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However, women in Nigeria still play significant roles in the economy, especially in rural areas. Women are often expected to earn significant portions of the family income. As a rule, men have little obligation to provide for their wives or children. Therefore women have traditionally had to farm or sell homemade products in the local market to ensure that they could feed and clothe their children.

The division of labor along gender lines even exists within industries. For example, the kinds of crops that women cultivate differ from those that men cultivate. In Igbo society, yams are seen as men's crops, while beans and cassava are seen as women's crops. The Relative Status of Women and Men. Modern Nigeria is a patriarchal society. Men are dominant over women in virtually all areas. While Nigeria is a signatory to the international Convention on Equality for Women, it means little to the average Nigerian woman.

Women still have fewer legal rights than men. According to Nigeria's Penal Code, men have the right to beat their wives as long as they do not cause permanent physical injury. Wives are often seen as little more than possessions and are subject to the rule of their husbands. However, women can exercise influence in some areas. For example, in most ethnic groups, mothers and sisters have great say in the lives of their sons and brothers, respectively.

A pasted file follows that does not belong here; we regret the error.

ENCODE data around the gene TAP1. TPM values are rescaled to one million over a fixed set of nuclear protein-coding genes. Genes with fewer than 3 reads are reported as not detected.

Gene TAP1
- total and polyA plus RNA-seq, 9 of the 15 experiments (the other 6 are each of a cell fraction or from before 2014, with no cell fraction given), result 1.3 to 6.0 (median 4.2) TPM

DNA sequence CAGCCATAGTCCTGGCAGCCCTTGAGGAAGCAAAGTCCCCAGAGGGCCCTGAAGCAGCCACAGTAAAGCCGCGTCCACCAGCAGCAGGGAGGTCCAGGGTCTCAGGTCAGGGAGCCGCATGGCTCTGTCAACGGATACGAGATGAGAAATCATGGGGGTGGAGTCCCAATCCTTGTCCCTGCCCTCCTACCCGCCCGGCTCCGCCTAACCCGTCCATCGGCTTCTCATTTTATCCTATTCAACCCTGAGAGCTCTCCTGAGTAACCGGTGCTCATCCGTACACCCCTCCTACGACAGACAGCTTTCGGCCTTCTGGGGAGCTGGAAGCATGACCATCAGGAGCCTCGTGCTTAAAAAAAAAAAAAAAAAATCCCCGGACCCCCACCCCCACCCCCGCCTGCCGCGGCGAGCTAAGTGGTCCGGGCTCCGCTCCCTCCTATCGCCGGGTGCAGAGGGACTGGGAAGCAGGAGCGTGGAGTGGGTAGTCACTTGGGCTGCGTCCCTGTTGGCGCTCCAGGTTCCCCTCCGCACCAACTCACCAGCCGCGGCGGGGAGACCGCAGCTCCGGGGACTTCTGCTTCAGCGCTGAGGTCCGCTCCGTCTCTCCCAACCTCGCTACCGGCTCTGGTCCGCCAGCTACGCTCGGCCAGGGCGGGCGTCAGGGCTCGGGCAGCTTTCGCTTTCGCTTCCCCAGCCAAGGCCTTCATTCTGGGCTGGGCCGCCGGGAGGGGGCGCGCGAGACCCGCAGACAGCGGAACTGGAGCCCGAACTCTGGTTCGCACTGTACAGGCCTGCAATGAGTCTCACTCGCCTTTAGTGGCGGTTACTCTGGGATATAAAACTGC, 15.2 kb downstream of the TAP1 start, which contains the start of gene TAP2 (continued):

The blood relationship allows these women certain leeway and influence that a wife does not have. There are three types of marriage in Nigeria today: A Nigerian couple may decide to take part in one or all of these marriages. Religious marriages, usually Christian or Muslim, are conducted according to the norms of the respective religious teachings and take place in a church or a mosque. Christian males are allowed only one wife, while Muslim men can take up to four wives. Civil official weddings take place in a government registry office.

Men are allowed only one wife under a civil wedding, regardless of religion. Traditional marriages usually are held at the wife's house and are performed according to the customs of the ethnic group involved. Most ethnic groups traditionally allow more than one wife. Depending on whom you ask, polygamy has both advantages and disadvantages in Nigerian society. Some Nigerians see polygamy as a divisive force in the family, often pitting one wife against another.

Others see polygamy as a unifying factor, creating a built-in support system that allows wives to work as a team. While Western ways of courtship and marriage are not unheard of, the power of traditional values and the strong influence of the family mean that traditional ways are usually followed, even in the cities and among the elite.